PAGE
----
You’ve heard it over and over again: cut down on sugar, avoid foods with ingredients like high fructose corn syrup, if sugar were invented today, it would be illegal because it’s so bad for you (OK, I’m paraphrasing here, but I do remember hearing that one). If you have taken these health warnings seriously and viewed them as something more than a challenge of your will-power, you’re not alone. According to a new study, Americans are getting better at reducing sugarâ€”but still not good enough.
From 2000 to 2008, the American Journal of Clinical Nutrition reported that we have gone from consuming roughly 3.5 ounces of sugar a day (25 teaspoons) to 2.7 ounces a day (19 teaspoons). That’s the good news. The bad news is the American Heart Association recommends no more than six teaspoons a day for women and nine for men. That’s problematic for most of us, particularly for anyone who consumes soda.
One can of Coke contains approximately nine teaspoons of sugarâ€”an amount that has most of us exceeding our quota for the day. That explains why soda is the biggest contributor to added sugar in the American diet. Not surprisingly, this is followed by cake, cookies, sports drinks, candy and gum.
So are we supposed to succumb to a diet of water, fresh fruits, veggies, lean protein and whole grains each day? Ideally, yes, but realistically, no. Some sugar is still OK, and can actually act like comfort food, boosting your mental health. Besides, a life without any is harder than it appears.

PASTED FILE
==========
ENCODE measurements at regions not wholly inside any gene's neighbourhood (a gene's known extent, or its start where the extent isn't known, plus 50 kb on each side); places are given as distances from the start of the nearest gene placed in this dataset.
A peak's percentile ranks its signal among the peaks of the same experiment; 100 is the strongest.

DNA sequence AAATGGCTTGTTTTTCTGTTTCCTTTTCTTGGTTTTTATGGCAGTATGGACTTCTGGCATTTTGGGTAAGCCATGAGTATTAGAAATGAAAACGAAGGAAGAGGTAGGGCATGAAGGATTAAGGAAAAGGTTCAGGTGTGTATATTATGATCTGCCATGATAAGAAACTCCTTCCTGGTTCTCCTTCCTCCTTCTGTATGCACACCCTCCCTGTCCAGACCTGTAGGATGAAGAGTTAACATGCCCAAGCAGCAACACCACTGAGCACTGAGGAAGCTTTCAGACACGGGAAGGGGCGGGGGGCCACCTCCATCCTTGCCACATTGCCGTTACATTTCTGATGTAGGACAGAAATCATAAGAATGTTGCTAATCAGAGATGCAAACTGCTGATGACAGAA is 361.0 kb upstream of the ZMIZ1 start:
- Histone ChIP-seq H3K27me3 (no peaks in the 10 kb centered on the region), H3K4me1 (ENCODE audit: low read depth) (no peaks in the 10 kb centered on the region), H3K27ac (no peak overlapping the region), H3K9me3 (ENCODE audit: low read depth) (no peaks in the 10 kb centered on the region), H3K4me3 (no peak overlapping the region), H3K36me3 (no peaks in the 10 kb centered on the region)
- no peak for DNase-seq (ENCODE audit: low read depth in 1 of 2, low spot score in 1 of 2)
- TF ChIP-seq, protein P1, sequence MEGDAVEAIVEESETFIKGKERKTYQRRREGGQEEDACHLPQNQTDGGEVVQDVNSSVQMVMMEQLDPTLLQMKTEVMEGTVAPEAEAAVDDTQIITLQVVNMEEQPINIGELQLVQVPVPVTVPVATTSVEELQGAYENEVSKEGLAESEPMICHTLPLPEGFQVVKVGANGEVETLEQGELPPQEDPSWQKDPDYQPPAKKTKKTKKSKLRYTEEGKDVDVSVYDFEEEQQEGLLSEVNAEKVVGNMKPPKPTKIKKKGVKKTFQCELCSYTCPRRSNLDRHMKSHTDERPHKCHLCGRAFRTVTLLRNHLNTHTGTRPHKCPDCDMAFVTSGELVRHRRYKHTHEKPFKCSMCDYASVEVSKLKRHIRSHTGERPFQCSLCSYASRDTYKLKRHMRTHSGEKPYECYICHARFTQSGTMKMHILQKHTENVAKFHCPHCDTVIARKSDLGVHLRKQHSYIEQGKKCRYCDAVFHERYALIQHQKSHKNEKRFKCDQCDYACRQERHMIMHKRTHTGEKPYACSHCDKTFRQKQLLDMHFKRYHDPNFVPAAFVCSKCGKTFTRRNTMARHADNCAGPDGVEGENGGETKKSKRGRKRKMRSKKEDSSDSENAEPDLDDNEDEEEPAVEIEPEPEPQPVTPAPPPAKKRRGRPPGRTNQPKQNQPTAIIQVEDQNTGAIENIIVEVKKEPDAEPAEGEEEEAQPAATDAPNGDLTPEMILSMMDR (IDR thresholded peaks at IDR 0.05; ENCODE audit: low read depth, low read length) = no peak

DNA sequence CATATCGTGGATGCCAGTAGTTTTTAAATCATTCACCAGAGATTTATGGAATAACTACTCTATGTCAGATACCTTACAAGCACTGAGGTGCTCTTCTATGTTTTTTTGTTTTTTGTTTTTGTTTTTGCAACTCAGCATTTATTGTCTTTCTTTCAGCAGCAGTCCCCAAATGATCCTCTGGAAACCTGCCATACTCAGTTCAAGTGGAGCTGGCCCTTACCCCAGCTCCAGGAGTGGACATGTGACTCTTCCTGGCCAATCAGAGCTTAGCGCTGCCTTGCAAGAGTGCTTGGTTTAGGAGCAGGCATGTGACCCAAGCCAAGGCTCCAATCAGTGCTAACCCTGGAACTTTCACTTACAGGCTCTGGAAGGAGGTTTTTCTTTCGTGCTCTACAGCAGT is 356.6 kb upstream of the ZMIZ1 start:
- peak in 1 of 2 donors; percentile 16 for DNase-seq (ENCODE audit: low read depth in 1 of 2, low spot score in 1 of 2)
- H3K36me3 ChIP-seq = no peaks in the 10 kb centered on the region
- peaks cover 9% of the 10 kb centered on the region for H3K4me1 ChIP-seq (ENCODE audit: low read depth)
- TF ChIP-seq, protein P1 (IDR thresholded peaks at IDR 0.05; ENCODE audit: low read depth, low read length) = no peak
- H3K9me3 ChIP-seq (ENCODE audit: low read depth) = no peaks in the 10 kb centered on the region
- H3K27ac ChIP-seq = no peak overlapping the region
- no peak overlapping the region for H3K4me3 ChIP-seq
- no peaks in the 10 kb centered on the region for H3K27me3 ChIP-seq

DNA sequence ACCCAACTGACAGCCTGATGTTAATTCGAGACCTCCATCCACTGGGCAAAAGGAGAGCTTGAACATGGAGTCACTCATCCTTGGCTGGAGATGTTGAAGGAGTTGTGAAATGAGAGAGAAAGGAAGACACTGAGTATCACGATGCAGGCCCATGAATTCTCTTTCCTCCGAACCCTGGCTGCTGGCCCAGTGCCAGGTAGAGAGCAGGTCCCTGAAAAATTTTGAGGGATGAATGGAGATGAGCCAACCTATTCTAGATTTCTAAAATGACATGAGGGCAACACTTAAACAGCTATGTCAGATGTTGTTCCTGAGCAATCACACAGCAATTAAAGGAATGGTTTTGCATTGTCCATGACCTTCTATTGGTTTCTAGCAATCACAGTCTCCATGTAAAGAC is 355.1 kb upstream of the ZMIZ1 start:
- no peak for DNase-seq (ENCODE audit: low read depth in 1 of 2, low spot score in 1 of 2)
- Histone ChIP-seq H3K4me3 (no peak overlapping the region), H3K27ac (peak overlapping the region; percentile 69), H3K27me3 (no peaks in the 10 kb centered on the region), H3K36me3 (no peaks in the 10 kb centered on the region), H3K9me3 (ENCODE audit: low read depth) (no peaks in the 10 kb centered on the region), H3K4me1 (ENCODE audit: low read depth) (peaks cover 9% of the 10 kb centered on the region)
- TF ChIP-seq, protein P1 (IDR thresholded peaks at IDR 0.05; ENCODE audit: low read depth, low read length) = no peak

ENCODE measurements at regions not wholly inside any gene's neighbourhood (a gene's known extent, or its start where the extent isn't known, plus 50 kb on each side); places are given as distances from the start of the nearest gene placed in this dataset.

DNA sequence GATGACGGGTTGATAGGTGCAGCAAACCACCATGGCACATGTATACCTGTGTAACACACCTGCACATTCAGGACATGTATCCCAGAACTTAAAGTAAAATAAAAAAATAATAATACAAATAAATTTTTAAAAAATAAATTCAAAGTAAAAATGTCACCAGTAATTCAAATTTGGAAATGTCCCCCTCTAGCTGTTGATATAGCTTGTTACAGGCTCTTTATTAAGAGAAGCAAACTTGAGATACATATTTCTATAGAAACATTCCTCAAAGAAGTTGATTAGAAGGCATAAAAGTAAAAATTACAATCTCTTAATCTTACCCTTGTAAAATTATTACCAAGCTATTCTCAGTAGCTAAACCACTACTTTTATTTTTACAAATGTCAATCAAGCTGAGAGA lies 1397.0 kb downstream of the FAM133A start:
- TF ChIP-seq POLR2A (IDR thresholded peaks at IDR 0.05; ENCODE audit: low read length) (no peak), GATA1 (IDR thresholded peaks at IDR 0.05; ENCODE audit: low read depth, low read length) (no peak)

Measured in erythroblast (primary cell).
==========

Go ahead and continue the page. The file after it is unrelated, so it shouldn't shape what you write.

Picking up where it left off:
As an experiment, I tried giving up sugar entirely from my diet for a month (this did not include foods with natural sugar like fruit). After the first few days, the physical cravings (like headaches) went away, but the psychological ones were much tougher to deal with. I often felt obsessed with finding something sugary at certain points in the dayâ€”especially following a meal when I had conditioned myself to almost always have something sweet. Kitchen cabinets were scoured for a possible Hershey Kiss that fell out of the bag or even chocolate chips on the baking shelf. I would call my husband begging him to bring home somethingâ€”anythingâ€”with chocolate in it. I even tried sugar-free ice cream bars to help curb those cravings, but given my lactose intolerance, they were not an entirely good choice, either. In the end (when I wasn’t acting like a batshit crazy person), I discovered how satisfying a juicy, ripe mango or peach can be after dinner. That seemed to settle those urges down. Although I do keep eying that chocolate-chocolate cake every time I go to the grocery store. (Why do they have to put the bakery in a place where you are forced to walk by it?)
How about you? Would you be able to give up sugar from your diet?